I am, what feminists, contortionists, gay activists, randy journalists and all my friends in the Dirty Tricks Department would call a prude. While I have nothing against people who openly celebrate and advertise their sexual drive the way Ratan Tata shows off his Nano, I do feel squeamish about physical displays of romantic or erotic fondness being played out before my heavy-lidded eyes. It’s one thing to see un-hijabed girls on Bondi beach in Australia playing with their boomerangs in the sun; it’s quite another to see butt cracks outside Palika Bazar in Delhi.
This discomfort, of course, does not clash at all with my covert obsession with sex, sexual imagery and smutty things that have made heterosexual schoolboys down the generations cackle with glee. But like the Pope, the VHP’s Giriraj Kishore and whoever’s in charge of Islam these days, I shudder both in fear and excitement when the subject of sexual behaviour crops up from time to time. Whether between men and women, men and men, women and women, women and rhubarbs, men and machines, my reaction to public displays of erotic affection has been fashioned by my surroundings. I’m sure if I had grown up in Buffalo, New York, near Rick’s Tally Ho Gentlemen Cabarets, my complete inability to follow what a woman in a low-cut blouse is saying — probably on the Railway Budget — would have never been there.
So when on Thursday, people went out on the streets to celebrate the decriminalisation of homosexuality — or rather, the bringing of gays into the long, rubber-gloved reach of the law — I was extremely happy that homosexual men could now park their cars outside Nehru Park. (Although I still can’t quite fathom why our media were obsessed about focusing on foreigners among the happy folks and why there were so many women out there, considering lesbians were never considered to be outlaws since the law didn’t even recognise their existence.)
But I also saw the celebratory outpourings as a shower of golden opportunity for me to come to terms with my own heterosexuality. While the religious lot continue to foam at their mouths about the ‘sickness’ of homosexuality and moan on about its ‘unnaturalness’ — as if the iPod, nationalism, shaving and religion itself aren’t nifty ‘unnatural’ concoctions that help us make lifestyle choices — I may soon be taking those small but manly steps that will bring me out of the hetero closet and slowly but surely make me comfortable about public displays of affection between men and women. Who knows? I may even become a non-neurotic participant one day.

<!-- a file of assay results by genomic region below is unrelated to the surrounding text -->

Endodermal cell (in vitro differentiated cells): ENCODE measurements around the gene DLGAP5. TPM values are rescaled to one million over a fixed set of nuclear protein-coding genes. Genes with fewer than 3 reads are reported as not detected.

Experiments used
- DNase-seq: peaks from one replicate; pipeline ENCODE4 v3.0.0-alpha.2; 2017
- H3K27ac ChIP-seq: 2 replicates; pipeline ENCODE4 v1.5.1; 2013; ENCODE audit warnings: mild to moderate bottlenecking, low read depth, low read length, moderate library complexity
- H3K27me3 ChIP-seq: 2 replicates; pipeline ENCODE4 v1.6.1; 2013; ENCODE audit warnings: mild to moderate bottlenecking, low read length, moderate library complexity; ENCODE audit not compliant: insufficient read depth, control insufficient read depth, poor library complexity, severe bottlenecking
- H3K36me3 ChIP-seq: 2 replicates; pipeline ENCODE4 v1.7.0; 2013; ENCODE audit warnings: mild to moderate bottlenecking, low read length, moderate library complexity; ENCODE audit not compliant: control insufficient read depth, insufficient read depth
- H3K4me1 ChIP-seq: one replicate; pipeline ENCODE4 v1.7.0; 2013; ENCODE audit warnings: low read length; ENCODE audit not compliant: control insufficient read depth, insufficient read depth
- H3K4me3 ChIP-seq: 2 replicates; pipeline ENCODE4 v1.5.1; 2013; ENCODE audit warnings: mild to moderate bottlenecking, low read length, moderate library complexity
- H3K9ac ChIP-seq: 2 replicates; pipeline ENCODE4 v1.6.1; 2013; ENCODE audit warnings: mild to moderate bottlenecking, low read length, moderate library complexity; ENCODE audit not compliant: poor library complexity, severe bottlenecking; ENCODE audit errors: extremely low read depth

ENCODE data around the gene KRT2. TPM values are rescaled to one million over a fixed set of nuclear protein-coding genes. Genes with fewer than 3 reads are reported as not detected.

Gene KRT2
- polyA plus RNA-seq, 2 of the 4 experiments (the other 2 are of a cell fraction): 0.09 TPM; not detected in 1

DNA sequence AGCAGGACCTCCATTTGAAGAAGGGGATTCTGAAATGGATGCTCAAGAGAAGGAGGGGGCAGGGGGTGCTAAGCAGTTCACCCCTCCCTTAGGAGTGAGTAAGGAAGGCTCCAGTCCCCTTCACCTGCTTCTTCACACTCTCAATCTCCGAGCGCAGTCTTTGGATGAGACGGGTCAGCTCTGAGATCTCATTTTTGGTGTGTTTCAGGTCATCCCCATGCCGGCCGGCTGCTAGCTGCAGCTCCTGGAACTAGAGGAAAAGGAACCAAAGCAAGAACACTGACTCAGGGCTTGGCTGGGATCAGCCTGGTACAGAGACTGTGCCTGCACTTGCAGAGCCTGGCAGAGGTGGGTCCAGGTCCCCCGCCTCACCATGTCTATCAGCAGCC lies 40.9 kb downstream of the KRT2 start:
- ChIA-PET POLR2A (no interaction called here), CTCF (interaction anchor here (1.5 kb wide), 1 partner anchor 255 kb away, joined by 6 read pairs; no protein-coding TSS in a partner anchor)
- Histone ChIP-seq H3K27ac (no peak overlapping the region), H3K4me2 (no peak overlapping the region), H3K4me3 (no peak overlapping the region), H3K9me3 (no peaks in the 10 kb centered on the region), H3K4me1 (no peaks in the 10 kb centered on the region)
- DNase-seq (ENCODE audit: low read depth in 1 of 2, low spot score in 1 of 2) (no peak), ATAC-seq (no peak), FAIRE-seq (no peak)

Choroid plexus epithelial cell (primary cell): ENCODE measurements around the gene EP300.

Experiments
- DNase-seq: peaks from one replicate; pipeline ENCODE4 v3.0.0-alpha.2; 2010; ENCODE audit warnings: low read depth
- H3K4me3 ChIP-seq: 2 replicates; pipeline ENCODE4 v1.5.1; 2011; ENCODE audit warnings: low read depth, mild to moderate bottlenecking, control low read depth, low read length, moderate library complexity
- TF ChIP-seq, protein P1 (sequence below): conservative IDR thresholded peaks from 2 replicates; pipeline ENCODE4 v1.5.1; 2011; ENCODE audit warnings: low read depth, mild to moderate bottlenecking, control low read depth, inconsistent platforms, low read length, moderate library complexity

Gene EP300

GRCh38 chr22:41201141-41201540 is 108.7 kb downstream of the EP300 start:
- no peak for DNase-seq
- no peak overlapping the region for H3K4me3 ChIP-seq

Which makes me come to the crotch of the matter. It’s not homo- or bi- or tri-sexuality that makes many of us wince or fume (or feel that we’re missing out on a whole lot of action); it’s sexuality of any kind on display that makes most people like me break into a strange rash. The possibility that legal (read: decent) homosexual displays will now hopefully eclipse the heterosexual ones when it comes to upsetting wholesome family tastes and values will be something I am keenly awaiting. Who will bother about a Bipasha Basu-Cristiano Ronaldo public smooch or a raunchy deodorant ad on TV when the manufactured fear of finding Rohit Bal on a table with an unclothed mannequin becomes rampant? While the likes of Baba Ramdev, Father Christmas and Imam Whatsyourname continue to uphold the moral code of Victorian England, the rest of us, still hesitant to become mature heterosexual adults in 21st century India, can come out of our repressive Godrej almirahs. Policemen — who have been publicly seen latching on to each other’s little fingers since 1860 — can be busy tackling gay people pushing the envelope, while we heteros venture out and shake a leg.
So what if all homosexuals jump on each other just as much as all heterosexuals jump on each other — and as many homosexuals pounce on unsuspecting boys as heteros lunging at unsuspecting girls. The possibility of me becoming a fully developed alpha male, effortlessly chatting with — if not chatting up — ladies without the fear of being slapped or asked about my mother and sister at home, will be tested in the days to come. And for that, I can only thank my more visible friends in the gay community.